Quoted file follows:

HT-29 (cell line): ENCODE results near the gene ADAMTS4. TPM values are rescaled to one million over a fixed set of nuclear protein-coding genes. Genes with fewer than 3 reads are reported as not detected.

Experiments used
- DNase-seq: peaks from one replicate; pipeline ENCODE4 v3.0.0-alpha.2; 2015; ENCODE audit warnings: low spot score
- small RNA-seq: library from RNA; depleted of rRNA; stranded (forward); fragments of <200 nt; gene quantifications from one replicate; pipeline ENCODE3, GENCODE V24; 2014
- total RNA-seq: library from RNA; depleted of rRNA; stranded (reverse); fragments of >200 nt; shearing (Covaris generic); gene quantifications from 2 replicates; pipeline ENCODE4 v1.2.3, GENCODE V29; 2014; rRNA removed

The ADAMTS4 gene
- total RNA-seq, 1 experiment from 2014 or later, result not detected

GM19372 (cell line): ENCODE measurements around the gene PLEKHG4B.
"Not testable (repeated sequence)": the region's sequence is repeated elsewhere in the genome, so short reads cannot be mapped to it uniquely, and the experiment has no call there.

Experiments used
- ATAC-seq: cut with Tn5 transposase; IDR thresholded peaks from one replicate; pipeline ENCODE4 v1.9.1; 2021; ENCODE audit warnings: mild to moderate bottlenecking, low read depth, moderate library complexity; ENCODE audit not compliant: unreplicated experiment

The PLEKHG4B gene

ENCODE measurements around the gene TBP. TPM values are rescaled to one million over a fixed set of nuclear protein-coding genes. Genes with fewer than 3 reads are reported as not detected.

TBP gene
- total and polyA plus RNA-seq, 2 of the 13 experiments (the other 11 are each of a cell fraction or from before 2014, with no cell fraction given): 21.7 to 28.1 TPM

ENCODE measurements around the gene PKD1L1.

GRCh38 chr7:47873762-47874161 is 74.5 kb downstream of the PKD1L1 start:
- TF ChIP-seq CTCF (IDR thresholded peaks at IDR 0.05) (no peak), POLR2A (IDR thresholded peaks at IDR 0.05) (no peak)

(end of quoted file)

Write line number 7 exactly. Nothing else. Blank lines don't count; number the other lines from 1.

- total RNA-seq, 1 experiment from 2014 or later, result not detected